I remember that morning as if it had happened yesterday. We were just leaving the restaurant, where we had enjoyed a leisurely breakfast with friends. I had met these women when we’d had our first babies, at a mothers’ group sponsored by the hospital where we had delivered. Those first babies were now 5-years-old and each had at least one younger sibling.
We held the door for one another and shuffled our tribe carefully out of the restaurant and into the parking lot. The kids were busy fooling around, and their laughter filled the air until one voice shouted above the rest. I knew that voice very well: It was my 5-year-old son, Leo.
“Hey! GUYS!! LOOK!! LOOK!!!! Doesn’t that latticework remind you of a portcullis? It’s SO BEAUTIFUL!” Leo shouted. He was jumping up and down, bursting with excitement, pointing toward the restaurant’s garden.
His friends paused for a moment, looked in the general vicinity of where he was pointing for a second or two, and then carried on with their play. I, too, looked at the trellis and then I grabbed my phone and Googled portcullis.
Relying on Google was becoming a common occurrence these days, as Leo was getting far more information from his books than from his mother. It turns out that a portcullis is a heavy iron gate, often found in medieval castles, that could be lowered for protection during an enemy attack. Leo was right, as usual: The latticework did resemble a portcullis and it was beautiful.
I turned from my phone to my son, who was still staring with awe at the beauty of the garden trellis, and then I looked toward his friends, who had continued to goof around while their moms chatted nearby. My heart did a little flip-flop. That flip-flop, like Google, was happening more often these days, too.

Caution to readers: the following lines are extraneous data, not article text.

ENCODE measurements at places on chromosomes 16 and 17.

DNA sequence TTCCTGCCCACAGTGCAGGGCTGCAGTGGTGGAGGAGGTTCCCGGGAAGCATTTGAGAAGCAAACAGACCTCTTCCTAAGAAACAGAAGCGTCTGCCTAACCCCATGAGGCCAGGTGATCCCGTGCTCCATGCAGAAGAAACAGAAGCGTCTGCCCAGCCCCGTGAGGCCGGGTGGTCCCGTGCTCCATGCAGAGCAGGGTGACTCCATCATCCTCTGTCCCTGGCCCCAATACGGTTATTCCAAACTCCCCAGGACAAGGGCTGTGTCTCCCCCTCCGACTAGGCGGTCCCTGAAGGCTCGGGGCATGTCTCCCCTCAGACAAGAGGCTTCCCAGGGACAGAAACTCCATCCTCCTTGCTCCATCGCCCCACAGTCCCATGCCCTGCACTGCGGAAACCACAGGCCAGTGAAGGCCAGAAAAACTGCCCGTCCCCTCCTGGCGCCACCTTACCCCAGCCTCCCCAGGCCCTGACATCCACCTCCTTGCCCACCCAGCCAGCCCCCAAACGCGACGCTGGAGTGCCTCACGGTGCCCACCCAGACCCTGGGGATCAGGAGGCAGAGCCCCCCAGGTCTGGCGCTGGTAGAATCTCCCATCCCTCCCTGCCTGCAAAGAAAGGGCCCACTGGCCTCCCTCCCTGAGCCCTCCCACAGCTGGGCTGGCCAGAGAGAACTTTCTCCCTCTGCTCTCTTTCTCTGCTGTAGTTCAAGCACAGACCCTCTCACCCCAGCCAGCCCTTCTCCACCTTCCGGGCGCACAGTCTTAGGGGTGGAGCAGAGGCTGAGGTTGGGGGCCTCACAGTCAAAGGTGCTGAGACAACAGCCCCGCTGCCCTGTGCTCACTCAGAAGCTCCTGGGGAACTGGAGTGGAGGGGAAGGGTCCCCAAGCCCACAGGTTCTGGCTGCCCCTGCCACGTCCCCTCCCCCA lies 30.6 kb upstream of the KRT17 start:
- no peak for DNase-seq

How could I expect Leo’s peers to understand and connect with him if his own mother didn’t always understand him? Sure these kids were kind and accepting of him now, at 5-years-old, but would it always be like this? The gap between Leo and his peers was growing before my eyes, and there was nothing I could do about it. No child was going have the ability, nor the time, to Google his words as I had been doing. He was going to need some Portcullis Peeps, kids who understood his language.
The Dreaded G-Word
This is where I should stop and tell you that, just a few short months after that portcullis morning, we learned that my son is gifted.
The dreaded g-word: Gifted.
It’s kind of an awful word, is it not? It conjures images of beautifully wrapped gifts with neatly tied bows. It implies you have been given something, something better, something neat and clean and… well… easy.
As the parent of a profoundly gifted and twice-exceptional child, I can tell you that our gifted reality does not resemble that beautiful, neatly-wrapped package.
Our reality is messier.
It is exciting and scary and fun and hard and uncertain. It is fraught with ups and downs and twists and turns. Above all, it is riddled with misconceptions. Because of these misconceptions, no one likes to use the dreaded G-word and that makes it incredibly hard to find Portcullis Peeps for my son.
Our reality: Giftedness as Asynchrony
There are so many gifted myths floating around out there, from the well-behaved straight-A student to the hot-housing Tiger Mom to gifted education as elitist. I wish that the public had a deeper understanding of the reality of giftedness. My favorite definition of giftedness is this one from the Columbus Group, which talks about giftedness as asynchrony: